No joke. For a couple of weeks, they lived in my bathroom lined with newspaper and hay. Eventually, they became strong enough to be able to hop out, so Sgt. Dave made a nice container for them to live in until they were able to move outdoors.

I scheduled "play-dates" outside with the chicks, sitting on the grass with them in the backyard as they ate from my hand and scratched the grass.

Soon, they were able to move outside. They made a new home in the chicken tractor/coop that Sgt. Dave built for them. And I look back upon this time in my marriage and cringe because we were at that 25 year itch...the only thing we had in common at that point...were chickens. Today, it makes me laugh.

Maybe I should've named this post, "Chickens saved my marriage!"


Anyway, in that first flock, we ended up with two roosters that were purchased by mistake. We had not wanted roosters, but we ended up with two cock-a-doodles that were soon too loud to keep in a backyard city district.

We gave them to a local farmer. By "gave" I mean...Sgt. Dave and I literally drove to this farmer's open chicken range, in the cover of darkness, and we told the roosters to go find a girlfriend!

I am coaxing the roosters to head over to the gals.

Talk about an experience, that was one of the most interesting experiences of my life.

Then, Karma seemed to visit me as my youngest daughter Stefie phoned me in a slight panic to let me know a friend of hers had just found two tiny chicks in her garage...Easter weekend.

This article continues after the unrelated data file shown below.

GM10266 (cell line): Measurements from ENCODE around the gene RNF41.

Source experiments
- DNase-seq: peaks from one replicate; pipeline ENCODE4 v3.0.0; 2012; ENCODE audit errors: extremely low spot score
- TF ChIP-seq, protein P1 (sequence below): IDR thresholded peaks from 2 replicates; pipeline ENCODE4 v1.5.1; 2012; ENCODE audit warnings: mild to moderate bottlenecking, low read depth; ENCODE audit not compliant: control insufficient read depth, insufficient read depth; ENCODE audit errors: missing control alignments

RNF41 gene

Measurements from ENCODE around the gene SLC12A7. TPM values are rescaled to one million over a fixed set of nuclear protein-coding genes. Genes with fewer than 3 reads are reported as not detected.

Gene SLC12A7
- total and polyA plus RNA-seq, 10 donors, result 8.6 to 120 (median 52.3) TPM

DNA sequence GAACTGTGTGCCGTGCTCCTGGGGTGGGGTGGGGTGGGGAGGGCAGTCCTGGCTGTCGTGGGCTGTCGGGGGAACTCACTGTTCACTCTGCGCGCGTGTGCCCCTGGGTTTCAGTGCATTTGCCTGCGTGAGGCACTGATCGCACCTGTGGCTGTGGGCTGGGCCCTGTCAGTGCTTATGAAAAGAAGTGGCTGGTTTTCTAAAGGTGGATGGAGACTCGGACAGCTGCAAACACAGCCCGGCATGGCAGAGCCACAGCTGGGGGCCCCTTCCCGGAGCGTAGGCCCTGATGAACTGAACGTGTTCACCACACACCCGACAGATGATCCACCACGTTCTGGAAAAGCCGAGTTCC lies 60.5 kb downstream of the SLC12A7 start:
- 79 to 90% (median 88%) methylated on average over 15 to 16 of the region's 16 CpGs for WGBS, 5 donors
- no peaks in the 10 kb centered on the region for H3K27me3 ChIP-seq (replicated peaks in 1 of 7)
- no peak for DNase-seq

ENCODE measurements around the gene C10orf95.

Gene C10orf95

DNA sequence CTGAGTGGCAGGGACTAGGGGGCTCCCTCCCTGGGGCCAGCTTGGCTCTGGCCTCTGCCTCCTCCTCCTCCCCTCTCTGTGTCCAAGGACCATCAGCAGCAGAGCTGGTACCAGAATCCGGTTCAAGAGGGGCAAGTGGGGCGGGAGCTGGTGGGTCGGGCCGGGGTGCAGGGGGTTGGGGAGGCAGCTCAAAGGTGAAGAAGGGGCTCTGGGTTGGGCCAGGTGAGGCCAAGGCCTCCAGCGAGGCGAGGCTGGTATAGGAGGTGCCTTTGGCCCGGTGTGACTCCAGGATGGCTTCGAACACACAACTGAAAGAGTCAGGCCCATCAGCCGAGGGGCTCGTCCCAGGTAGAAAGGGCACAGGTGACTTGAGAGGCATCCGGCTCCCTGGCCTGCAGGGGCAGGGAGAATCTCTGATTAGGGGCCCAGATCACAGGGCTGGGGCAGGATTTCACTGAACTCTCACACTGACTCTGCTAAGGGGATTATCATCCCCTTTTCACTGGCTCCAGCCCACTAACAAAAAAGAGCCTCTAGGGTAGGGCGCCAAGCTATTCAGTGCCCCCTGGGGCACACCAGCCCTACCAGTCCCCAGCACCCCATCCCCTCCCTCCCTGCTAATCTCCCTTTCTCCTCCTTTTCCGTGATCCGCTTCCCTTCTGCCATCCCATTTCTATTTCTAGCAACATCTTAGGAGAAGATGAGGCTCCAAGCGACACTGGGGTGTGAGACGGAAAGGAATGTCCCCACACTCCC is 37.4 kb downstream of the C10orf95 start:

Stefie helping to check for eggs.

Obviously, they were an Easter gift that the recipients "conveniently" let get away.

I took in those two chicks. One was attacked by Belle the Yorkie and lost her top beak, so I hand fed that chicken for two years and she was beautiful. Both of those chickens were an awesome addition to our flock.

Seeing that our farming skills were not so terrible...we'd not lost one chicken due to starvation...Sgt. Dave and I decided to do the opposite of the Beverly Hillbillies. With LESS money that we had been accustomed to, we sold the house in the city, loaded up and moved to the country with nothing more than an RV to move into for the next year.

We no longer have a small backyard in the suburbs.

Talk about a risk. We were truly ready for a change in our lives, and we got it.

We moved to the acreage we'd owned in Texas for about 15 years.

My in-laws are on a long visit, getting the deck built and
enjoying the nice night in the country.

I towed the trailer that had the chicken coop strapped to it with a special-designed cage that held the six chickens for the near two-hour trip to our land from our old house. We all survived, intact.

Everyone in the area of our acreage said our chickens wouldn't survive three weeks out here due to the heavy forest and prolific numbers of predators.